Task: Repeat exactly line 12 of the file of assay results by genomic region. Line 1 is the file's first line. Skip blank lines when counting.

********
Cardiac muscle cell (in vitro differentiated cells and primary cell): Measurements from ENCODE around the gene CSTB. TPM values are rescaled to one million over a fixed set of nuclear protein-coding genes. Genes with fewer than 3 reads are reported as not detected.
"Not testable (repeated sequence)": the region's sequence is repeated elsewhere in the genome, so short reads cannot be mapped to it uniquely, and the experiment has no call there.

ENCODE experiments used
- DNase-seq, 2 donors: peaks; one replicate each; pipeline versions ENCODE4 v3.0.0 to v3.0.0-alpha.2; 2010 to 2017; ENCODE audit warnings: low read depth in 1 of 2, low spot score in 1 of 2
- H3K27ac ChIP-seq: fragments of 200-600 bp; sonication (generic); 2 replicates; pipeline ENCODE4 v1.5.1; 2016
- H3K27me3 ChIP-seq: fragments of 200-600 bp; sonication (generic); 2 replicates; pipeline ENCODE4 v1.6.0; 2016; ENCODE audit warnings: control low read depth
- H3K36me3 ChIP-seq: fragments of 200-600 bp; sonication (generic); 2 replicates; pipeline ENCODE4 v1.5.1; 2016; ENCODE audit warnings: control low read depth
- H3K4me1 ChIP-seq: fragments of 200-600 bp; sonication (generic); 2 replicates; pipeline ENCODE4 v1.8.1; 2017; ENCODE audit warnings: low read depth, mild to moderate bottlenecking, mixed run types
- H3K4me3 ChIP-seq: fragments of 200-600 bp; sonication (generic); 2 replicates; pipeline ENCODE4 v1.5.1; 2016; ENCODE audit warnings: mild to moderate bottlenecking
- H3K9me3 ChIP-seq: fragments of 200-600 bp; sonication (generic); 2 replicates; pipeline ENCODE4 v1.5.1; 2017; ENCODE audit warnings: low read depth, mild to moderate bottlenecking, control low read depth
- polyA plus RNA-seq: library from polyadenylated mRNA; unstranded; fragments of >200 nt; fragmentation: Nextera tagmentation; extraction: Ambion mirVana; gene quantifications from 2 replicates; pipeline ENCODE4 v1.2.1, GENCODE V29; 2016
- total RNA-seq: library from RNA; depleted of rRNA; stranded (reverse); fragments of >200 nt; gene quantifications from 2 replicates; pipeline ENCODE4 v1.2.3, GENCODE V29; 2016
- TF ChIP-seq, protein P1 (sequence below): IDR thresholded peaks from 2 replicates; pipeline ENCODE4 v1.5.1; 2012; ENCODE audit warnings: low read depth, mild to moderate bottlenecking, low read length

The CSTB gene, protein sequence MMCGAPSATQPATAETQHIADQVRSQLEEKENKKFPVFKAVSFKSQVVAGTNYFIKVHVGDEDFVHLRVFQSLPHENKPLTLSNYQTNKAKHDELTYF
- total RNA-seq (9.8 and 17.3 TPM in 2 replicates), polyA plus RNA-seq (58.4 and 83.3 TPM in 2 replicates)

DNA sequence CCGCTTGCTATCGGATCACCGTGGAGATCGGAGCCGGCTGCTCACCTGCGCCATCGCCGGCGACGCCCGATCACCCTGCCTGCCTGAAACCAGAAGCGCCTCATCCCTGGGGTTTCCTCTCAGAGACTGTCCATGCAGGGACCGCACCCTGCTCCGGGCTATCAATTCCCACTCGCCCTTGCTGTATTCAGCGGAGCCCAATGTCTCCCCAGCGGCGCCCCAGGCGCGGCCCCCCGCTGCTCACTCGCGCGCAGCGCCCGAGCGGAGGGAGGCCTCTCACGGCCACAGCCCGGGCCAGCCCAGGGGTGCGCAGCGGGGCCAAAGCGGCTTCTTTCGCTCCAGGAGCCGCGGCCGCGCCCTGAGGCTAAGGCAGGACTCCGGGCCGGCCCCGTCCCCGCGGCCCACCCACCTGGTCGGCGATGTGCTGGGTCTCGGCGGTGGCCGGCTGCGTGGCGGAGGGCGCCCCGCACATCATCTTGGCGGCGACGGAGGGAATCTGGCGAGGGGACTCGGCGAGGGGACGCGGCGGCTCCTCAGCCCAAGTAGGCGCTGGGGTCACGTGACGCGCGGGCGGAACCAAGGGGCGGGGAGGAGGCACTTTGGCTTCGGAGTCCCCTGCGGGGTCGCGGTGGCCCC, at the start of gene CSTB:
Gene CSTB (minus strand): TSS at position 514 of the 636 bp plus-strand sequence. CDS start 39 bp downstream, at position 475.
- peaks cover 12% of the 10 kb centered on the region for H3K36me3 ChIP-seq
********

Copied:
- total RNA-seq: library from RNA; depleted of rRNA; stranded (reverse); fragments of >200 nt; gene quantifications from 2 replicates; pipeline ENCODE4 v1.2.3, GENCODE V29; 2016